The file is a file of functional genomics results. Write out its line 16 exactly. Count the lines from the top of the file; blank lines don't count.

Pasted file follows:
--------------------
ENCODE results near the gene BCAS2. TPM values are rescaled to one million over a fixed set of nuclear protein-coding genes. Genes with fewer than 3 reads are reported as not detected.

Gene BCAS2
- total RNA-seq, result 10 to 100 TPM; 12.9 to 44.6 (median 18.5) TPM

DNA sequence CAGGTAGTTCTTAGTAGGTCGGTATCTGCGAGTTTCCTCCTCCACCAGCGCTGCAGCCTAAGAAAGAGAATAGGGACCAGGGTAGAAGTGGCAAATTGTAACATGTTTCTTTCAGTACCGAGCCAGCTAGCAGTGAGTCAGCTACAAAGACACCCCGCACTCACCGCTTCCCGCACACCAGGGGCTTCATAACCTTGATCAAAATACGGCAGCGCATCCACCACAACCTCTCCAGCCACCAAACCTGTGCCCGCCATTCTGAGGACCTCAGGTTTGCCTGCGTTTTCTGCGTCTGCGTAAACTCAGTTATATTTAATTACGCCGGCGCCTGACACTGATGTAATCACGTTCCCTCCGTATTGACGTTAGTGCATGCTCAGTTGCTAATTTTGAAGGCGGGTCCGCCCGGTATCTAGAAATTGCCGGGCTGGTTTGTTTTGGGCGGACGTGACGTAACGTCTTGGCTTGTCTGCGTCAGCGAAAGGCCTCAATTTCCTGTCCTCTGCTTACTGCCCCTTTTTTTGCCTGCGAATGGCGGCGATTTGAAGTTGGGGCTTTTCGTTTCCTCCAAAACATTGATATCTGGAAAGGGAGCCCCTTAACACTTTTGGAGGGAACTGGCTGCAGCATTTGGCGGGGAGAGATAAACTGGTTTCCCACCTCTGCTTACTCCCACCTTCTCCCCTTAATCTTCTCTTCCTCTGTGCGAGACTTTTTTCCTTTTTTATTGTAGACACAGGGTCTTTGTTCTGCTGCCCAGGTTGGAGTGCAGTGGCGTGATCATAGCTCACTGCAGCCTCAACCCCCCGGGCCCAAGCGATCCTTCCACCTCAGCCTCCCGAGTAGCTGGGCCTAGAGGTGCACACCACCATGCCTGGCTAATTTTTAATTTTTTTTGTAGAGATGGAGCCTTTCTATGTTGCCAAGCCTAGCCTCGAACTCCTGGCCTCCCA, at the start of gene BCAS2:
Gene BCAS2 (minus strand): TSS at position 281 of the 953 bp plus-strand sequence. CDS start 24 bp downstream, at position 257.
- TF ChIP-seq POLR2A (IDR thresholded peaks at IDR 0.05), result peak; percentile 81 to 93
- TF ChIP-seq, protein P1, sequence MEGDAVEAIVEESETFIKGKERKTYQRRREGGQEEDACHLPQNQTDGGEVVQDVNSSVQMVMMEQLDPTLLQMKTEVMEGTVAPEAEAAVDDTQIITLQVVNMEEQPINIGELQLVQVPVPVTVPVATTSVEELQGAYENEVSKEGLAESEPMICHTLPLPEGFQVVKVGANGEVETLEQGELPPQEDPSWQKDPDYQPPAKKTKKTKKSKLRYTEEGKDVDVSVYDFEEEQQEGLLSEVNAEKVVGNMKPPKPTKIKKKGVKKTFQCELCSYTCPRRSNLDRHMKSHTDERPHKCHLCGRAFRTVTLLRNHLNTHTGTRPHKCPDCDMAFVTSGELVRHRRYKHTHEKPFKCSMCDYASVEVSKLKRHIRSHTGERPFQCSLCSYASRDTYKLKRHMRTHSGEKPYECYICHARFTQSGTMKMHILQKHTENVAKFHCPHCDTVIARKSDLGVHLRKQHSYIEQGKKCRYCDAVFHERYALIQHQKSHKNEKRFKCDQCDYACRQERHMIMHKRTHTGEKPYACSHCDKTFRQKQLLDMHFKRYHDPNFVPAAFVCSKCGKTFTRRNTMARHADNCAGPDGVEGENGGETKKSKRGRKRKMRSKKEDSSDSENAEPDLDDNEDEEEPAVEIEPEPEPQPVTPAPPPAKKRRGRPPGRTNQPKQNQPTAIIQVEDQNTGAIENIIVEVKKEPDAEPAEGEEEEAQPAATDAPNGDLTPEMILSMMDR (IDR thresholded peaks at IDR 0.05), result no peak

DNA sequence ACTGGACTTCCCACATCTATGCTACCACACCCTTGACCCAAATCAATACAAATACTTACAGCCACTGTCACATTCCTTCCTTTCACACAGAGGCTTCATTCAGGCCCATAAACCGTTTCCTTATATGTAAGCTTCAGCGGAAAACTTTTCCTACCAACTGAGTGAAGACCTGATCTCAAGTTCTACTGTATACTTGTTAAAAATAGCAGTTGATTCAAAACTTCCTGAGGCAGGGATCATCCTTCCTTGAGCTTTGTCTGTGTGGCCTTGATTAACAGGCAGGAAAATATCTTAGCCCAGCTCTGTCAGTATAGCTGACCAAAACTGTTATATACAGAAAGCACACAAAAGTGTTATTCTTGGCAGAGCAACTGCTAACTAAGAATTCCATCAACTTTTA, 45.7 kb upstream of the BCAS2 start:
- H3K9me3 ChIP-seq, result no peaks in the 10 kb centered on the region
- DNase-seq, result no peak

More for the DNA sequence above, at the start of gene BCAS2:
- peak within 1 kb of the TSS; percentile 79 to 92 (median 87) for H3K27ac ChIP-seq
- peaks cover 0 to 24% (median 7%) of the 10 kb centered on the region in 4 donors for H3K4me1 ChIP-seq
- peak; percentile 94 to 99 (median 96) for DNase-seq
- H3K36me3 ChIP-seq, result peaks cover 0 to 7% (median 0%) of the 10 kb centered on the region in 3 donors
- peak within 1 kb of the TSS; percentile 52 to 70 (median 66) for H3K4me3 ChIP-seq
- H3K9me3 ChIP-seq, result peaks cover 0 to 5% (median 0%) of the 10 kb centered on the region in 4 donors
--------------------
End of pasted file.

- peak within 1 kb of the TSS; percentile 52 to 70 (median 66) for H3K4me3 ChIP-seq